When reviewing a motion to dismiss pursuant to Rule 12(b)(6), we take the material allegations of the complaint and its incorporated exhibits as true, Walker Process Equip. v. Food Machinery & Chemical Corp., 382 U.S. 172, 174-75, 86 S.Ct. 347, 348-49, 15 L.Ed.2d 247 (1965), and liberally construe the complaint in favor of the plaintiff. See Fed.R.Civ.P. 8(f); Conley v. Gibson, 355 U.S. 41, 78 S.Ct. 99, 2 L.Ed.2d 80 (1957). This standard of review mandates that we reverse the dismissal "unless it appears beyond doubt that the plaintiff can prove no set of facts in support of his claim which would entitle him to relief." Conley, 355 U.S. at 45-46, 78 S.Ct. at 102.
When the complaint is liberally construed and the material allegations are taken as true, Burch's complaint and incorporated exhibits reveal the following facts:
On December 7, 1981, a concerned citizen found Darrell Burch wandering on the side of a highway and took him to the Apalachee Community Mental Health Services, Inc. (ACMHS), a facility designated by the state as capable of receiving patients suffering from mental illnesses. Upon his arrival, Burch was hallucinating, confused, disoriented, and clearly psychotic, was wearing no shoes, and believed that he was in heaven. At the request of ACMHS, Burch signed a form for voluntary admission and a form for authorization for treatment. 1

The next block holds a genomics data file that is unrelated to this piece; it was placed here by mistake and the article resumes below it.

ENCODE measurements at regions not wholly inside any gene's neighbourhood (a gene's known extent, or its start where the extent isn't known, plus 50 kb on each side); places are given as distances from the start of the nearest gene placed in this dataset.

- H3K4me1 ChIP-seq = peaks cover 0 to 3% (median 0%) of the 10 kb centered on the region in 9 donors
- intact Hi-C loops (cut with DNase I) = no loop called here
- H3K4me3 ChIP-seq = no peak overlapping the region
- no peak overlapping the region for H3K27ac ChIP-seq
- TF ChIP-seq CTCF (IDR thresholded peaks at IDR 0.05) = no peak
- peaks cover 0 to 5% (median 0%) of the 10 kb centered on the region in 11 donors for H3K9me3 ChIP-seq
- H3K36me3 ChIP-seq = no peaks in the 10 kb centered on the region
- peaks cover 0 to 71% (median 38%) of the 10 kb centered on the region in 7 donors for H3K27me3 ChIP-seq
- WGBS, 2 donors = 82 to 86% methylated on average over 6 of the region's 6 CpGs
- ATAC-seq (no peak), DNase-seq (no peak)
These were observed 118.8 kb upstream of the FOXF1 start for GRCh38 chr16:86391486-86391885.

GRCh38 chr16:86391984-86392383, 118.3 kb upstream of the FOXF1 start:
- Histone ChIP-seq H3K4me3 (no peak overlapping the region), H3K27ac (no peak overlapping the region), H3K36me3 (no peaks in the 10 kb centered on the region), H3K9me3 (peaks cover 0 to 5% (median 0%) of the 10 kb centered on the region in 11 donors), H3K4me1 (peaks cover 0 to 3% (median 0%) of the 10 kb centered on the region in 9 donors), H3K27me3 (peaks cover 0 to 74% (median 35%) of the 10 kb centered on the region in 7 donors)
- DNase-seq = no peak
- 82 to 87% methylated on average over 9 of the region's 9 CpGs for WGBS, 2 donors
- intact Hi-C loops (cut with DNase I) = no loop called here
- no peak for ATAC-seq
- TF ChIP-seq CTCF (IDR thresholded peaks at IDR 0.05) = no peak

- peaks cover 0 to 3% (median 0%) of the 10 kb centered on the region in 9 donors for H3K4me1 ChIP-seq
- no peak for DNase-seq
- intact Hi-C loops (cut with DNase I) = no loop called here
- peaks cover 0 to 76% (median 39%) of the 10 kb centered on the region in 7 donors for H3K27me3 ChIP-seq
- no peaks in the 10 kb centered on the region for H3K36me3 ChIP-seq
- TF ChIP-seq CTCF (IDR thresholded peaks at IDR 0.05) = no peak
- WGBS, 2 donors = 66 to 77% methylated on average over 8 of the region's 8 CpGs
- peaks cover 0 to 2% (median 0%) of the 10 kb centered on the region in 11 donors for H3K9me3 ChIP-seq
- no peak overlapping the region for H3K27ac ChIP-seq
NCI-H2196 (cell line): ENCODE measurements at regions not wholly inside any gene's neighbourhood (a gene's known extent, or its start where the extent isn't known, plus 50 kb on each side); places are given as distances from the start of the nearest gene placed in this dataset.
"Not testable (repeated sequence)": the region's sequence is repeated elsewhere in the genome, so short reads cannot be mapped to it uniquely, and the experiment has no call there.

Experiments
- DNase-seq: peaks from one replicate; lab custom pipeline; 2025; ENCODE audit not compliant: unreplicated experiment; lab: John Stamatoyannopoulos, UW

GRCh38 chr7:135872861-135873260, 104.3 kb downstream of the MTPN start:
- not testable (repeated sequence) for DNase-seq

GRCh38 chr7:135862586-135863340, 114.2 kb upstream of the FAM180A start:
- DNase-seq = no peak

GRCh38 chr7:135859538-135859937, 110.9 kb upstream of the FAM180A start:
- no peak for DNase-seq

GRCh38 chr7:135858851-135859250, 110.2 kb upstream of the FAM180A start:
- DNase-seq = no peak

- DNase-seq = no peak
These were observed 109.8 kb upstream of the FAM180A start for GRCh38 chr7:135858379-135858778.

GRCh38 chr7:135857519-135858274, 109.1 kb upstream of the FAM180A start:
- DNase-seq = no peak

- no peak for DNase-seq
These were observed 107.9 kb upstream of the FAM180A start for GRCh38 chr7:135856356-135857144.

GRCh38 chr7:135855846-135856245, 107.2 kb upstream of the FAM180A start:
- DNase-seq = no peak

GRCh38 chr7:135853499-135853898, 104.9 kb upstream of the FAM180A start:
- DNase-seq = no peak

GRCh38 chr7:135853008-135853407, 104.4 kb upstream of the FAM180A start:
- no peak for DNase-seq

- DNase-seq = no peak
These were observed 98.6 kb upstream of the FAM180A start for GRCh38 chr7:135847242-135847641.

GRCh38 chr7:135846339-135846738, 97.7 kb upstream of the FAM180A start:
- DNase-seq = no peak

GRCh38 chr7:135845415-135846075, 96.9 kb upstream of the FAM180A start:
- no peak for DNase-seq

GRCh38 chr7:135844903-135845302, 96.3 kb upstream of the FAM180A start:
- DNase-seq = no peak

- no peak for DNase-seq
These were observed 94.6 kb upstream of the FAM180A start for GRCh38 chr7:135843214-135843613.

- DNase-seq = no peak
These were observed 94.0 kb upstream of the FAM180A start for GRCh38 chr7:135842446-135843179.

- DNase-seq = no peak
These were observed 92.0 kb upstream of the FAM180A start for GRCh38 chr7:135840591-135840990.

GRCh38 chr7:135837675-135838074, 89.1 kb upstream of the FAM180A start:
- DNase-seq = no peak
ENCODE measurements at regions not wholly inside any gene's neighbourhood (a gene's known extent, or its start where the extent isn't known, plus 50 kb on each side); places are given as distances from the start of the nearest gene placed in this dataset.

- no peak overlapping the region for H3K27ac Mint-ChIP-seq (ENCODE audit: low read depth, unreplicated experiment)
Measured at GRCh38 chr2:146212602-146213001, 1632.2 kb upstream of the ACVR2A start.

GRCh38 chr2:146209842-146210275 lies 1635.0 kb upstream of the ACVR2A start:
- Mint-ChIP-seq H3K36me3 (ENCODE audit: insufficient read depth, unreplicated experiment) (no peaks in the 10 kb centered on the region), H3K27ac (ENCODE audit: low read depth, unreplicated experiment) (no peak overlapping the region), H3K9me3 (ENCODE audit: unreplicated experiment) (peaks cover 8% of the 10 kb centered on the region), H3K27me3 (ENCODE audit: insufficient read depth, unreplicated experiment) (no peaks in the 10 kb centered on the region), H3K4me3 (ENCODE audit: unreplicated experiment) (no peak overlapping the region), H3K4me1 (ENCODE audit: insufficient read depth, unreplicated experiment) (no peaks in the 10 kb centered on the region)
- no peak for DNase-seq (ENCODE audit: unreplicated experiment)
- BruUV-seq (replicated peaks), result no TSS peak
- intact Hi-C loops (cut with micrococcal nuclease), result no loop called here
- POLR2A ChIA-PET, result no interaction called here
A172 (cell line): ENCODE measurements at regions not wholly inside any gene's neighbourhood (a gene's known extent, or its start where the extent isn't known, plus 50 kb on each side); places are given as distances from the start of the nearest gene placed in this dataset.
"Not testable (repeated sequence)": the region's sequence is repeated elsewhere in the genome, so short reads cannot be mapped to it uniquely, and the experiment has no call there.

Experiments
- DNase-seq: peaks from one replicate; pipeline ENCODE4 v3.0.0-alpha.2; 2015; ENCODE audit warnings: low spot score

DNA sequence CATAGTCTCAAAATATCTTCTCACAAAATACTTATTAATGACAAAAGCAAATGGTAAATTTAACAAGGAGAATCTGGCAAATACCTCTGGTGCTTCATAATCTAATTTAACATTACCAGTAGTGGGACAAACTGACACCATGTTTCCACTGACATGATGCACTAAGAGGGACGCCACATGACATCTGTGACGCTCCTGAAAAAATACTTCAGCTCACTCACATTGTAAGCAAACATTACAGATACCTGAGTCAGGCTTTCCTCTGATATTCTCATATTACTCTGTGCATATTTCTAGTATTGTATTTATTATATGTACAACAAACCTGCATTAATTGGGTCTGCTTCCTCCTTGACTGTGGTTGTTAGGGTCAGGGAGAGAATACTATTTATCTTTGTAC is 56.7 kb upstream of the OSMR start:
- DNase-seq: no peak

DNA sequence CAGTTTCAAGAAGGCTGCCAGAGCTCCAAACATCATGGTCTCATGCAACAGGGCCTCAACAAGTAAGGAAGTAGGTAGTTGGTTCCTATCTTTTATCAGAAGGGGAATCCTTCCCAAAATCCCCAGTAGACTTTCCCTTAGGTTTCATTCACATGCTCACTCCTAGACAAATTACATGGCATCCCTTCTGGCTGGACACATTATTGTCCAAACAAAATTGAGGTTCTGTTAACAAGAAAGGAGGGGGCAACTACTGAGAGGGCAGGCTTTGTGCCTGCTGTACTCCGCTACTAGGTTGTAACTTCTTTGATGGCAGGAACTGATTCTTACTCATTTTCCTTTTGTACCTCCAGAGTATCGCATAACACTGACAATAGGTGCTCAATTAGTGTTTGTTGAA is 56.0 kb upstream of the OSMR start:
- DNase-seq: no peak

Burch continued to appear psychotic during his three-day stay in ACMHS's PATH Program. ACMHS diagnosed Burch as having paranoid schizophrenia and began to give him psychotropic drugs. ACMHS could not provide Burch with the treatment he needed, and therefore transferred him to Florida State Hospital (FSH) in Chattahoochee, Florida, on December 10, 1981. Before transferring Burch, ACMHS had Burch sign forms requesting voluntary admission to FSH, along with a form authorizing treatment at FSH. 2 ACMHS records indicate Burch was still psychotic on December 10.